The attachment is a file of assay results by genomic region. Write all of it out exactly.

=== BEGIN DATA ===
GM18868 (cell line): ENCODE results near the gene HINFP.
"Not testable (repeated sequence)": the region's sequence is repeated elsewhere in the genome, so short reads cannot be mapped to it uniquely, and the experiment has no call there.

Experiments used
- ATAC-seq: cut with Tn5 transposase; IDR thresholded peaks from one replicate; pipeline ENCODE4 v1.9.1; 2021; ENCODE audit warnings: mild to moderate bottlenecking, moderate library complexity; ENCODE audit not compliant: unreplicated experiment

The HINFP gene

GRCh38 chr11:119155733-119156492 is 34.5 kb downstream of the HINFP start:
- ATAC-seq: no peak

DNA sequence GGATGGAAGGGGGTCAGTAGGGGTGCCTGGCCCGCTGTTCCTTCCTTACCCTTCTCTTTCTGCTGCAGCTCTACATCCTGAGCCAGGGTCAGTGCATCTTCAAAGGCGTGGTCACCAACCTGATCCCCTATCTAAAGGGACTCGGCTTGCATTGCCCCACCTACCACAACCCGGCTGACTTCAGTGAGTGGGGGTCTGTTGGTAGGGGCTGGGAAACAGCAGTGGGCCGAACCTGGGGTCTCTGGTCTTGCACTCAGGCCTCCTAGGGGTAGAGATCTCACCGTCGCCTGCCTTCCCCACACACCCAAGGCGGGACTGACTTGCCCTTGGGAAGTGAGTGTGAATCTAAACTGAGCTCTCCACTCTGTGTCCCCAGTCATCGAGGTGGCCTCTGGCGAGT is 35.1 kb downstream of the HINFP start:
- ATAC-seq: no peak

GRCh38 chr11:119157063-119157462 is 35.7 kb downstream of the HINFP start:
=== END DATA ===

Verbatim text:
GM18868 (cell line): ENCODE results near the gene HINFP.
"Not testable (repeated sequence)": the region's sequence is repeated elsewhere in the genome, so short reads cannot be mapped to it uniquely, and the experiment has no call there.

Experiments used
- ATAC-seq: cut with Tn5 transposase; IDR thresholded peaks from one replicate; pipeline ENCODE4 v1.9.1; 2021; ENCODE audit warnings: mild to moderate bottlenecking, moderate library complexity; ENCODE audit not compliant: unreplicated experiment

The HINFP gene

GRCh38 chr11:119155733-119156492 is 34.5 kb downstream of the HINFP start:
- ATAC-seq: no peak

DNA sequence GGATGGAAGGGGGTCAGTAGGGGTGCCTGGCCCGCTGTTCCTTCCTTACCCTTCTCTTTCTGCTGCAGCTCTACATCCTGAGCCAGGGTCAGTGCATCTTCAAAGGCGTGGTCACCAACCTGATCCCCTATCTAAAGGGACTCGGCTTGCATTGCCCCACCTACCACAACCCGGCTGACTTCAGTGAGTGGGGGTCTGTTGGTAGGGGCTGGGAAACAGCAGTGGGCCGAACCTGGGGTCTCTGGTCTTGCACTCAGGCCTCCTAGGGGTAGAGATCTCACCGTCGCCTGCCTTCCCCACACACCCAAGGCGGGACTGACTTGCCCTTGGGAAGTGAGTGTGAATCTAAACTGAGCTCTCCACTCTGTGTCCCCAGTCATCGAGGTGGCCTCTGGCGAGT is 35.1 kb downstream of the HINFP start:
- ATAC-seq: no peak

GRCh38 chr11:119157063-119157462 is 35.7 kb downstream of the HINFP start: